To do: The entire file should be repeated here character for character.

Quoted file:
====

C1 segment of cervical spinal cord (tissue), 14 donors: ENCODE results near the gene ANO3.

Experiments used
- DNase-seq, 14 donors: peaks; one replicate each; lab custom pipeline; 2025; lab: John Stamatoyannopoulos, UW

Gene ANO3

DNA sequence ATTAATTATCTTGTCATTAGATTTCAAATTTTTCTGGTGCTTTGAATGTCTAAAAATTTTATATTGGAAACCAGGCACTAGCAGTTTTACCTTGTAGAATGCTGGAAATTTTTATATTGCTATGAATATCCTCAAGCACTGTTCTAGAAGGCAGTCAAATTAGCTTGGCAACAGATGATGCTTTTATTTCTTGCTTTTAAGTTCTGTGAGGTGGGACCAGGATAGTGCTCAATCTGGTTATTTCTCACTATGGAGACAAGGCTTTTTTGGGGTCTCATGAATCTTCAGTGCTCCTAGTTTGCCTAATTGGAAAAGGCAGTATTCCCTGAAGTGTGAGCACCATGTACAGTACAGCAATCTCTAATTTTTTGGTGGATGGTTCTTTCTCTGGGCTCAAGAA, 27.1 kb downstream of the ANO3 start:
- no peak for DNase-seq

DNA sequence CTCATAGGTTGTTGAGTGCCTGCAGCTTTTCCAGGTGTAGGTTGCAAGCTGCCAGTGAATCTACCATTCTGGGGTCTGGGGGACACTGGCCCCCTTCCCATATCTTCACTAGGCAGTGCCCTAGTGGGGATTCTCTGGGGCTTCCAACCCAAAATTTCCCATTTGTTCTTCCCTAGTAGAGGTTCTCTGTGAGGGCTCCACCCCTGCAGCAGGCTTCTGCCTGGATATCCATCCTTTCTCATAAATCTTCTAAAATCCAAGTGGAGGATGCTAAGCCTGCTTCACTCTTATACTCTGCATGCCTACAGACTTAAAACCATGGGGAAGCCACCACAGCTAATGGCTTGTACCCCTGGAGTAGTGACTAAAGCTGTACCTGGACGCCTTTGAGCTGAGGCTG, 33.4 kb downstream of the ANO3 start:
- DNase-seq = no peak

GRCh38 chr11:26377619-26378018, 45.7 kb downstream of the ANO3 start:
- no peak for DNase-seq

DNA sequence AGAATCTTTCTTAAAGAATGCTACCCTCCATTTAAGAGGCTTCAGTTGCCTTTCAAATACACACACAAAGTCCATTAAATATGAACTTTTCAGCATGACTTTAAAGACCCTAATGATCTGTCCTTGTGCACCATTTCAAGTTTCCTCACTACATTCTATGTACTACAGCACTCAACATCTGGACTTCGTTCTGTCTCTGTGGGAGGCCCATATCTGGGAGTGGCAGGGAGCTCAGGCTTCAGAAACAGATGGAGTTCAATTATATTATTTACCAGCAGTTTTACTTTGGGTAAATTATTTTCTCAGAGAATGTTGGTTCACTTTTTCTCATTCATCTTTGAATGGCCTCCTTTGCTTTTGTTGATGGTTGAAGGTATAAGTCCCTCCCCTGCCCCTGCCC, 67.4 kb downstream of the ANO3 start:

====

C1 segment of cervical spinal cord (tissue), 14 donors: ENCODE results near the gene ANO3.

Experiments used
- DNase-seq, 14 donors: peaks; one replicate each; lab custom pipeline; 2025; lab: John Stamatoyannopoulos, UW

Gene ANO3

DNA sequence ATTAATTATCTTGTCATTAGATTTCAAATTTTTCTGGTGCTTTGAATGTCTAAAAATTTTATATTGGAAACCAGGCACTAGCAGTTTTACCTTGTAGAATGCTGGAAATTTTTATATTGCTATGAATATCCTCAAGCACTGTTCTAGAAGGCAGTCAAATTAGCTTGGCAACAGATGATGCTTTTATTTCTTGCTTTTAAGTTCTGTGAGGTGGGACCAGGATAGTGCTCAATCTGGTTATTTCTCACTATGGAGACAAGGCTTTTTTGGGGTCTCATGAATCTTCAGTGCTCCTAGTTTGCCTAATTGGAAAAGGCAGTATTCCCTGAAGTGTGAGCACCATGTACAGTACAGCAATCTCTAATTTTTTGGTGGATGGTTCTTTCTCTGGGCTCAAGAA, 27.1 kb downstream of the ANO3 start:
- no peak for DNase-seq

DNA sequence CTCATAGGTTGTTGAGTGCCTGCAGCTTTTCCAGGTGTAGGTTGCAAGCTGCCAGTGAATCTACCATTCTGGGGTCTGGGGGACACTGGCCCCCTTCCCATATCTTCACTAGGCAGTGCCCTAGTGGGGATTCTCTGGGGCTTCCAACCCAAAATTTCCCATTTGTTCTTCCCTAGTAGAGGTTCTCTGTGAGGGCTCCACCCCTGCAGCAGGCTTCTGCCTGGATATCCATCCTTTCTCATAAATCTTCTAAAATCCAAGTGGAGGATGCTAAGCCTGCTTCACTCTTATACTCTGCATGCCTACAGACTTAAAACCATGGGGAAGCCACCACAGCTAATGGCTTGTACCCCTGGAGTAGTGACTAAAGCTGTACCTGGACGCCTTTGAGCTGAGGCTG, 33.4 kb downstream of the ANO3 start:
- DNase-seq = no peak

GRCh38 chr11:26377619-26378018, 45.7 kb downstream of the ANO3 start:
- no peak for DNase-seq

DNA sequence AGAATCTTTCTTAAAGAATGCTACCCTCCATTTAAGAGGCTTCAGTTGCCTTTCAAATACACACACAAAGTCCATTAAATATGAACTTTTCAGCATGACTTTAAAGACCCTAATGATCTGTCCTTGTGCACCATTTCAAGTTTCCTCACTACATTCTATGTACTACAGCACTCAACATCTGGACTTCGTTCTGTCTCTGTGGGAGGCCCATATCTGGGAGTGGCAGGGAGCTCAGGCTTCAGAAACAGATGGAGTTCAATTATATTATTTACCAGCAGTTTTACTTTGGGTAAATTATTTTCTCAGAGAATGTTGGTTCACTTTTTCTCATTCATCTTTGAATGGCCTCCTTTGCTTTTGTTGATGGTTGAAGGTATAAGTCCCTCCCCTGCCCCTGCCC, 67.4 kb downstream of the ANO3 start: